Depending on who is screaming loudest in your ear at any given moment, this is alternately (deep breath) the end of GMT, a well-reasoned decision about a difficult topic, whitewashing history, covering up and buying time for a failed design, a travesty of SJWs run amok, the dangers of GMT coloring outside the wargaming lines, walking back from something that never should’ve made it to p500, Marxist censorship, and/or rebooting the game under a different ‘skin’. Of course, which of those reasons you choose to believe is, like many other things, significantly influence by where you stand on most political issues these days.
I don’t know much about the design, other than what I’ve seen reported. I didn’t play an advance copy of it. I haven’t seen any advance materials on it. I missed the BGG forum meltdown over it, but there are others. But there’s been more than enough to dissect in the reaction to pulling the game, and I think there’s some discussion needed here.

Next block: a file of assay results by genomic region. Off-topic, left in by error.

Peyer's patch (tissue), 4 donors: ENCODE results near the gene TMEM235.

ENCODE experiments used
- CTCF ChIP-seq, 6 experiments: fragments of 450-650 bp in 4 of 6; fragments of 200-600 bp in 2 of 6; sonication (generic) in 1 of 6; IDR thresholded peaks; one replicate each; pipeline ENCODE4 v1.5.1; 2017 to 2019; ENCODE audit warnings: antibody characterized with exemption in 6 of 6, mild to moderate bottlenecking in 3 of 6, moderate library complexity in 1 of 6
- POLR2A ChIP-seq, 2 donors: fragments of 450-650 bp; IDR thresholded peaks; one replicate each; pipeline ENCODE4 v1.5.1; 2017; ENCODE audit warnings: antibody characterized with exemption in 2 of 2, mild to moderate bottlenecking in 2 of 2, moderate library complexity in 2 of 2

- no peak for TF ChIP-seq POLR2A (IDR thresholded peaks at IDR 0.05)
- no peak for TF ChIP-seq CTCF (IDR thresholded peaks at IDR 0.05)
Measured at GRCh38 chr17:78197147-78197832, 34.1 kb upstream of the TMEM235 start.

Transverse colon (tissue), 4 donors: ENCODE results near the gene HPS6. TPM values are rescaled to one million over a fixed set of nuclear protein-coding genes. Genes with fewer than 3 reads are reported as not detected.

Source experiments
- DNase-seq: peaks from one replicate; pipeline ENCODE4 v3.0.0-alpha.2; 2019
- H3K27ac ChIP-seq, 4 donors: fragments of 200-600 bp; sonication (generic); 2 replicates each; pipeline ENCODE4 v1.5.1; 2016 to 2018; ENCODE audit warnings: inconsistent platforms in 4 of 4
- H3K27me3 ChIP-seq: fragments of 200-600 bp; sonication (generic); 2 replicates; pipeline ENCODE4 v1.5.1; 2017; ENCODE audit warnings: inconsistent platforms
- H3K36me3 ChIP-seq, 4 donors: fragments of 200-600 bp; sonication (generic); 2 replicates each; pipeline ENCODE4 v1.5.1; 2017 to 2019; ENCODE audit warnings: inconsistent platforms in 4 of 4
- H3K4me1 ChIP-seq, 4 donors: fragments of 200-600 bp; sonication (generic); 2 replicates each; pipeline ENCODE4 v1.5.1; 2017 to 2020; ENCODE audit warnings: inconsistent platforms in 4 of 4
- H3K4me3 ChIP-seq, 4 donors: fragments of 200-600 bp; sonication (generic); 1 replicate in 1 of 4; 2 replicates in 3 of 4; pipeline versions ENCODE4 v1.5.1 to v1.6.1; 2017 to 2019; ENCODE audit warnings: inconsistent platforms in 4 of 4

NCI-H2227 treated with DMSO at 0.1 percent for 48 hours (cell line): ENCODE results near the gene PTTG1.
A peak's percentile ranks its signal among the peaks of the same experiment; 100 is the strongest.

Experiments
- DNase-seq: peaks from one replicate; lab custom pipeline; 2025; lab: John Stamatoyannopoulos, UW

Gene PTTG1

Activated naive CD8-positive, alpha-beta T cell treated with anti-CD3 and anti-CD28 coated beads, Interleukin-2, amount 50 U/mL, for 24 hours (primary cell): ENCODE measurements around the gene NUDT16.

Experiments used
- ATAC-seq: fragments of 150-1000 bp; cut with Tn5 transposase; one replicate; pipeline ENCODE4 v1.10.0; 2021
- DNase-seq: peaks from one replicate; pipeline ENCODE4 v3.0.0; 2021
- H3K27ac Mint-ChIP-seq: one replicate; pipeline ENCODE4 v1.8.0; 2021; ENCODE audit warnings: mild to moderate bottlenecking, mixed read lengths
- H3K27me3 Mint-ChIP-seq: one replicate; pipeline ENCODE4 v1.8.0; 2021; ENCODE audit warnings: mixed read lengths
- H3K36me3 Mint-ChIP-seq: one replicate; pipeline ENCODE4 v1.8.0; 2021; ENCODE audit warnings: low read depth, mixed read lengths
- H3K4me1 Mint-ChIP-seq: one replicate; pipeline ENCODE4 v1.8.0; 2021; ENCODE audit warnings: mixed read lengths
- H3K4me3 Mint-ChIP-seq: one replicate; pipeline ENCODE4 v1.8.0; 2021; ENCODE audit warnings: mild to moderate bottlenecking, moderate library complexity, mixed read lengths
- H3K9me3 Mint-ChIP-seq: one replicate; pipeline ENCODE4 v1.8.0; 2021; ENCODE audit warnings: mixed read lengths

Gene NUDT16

First, let’s get this as out-of-the-way as we can:
GMT Games gets to publish whatever the hell the damn well please because it’s their company and they’ve been pretty successful over the past quarter-century making decisions for their business.
Everybody caught up so far?
Brant Guillory, 1 January 2019
In a tradition carried on from past lives, we’ve reached out to some friends in the gaming world, and asked a pair of questions about the year in gaming.
What was your best game-playing memory, moment, or experience over the past year, and what made it so great?
Part 2 today, to close out 2018, and part 1 yesterday.
Peter Bogdasarian – Wargame designer
Best gaming moment was probably committing the Imperial Guard in Pub Battles: Waterloo and having them shatter the Allied left so I could roll up Wellington’s army. Just found it very satisfying to see them strike such a decisive blow.
Best gaming experience was completing our campaign of Gloomhaven. I thought Cephalofair delivered the most polished RPG experience I have ever received from a tabletop game.
Jim Owczarski – Dragoon!
I am almost offended you would ask: the 1824 Kriegsspiel, as modified by Dr. James Sterrett, as played at the Wargame HQ at ORIGINS 2018. Seeing that many people excited about my favorite activity, much less game, was very special.
Close runner-up was starting up the 1809 Vol de L’Aigle operational Kriegsspiel currently running on the Armchair Dragoons forum.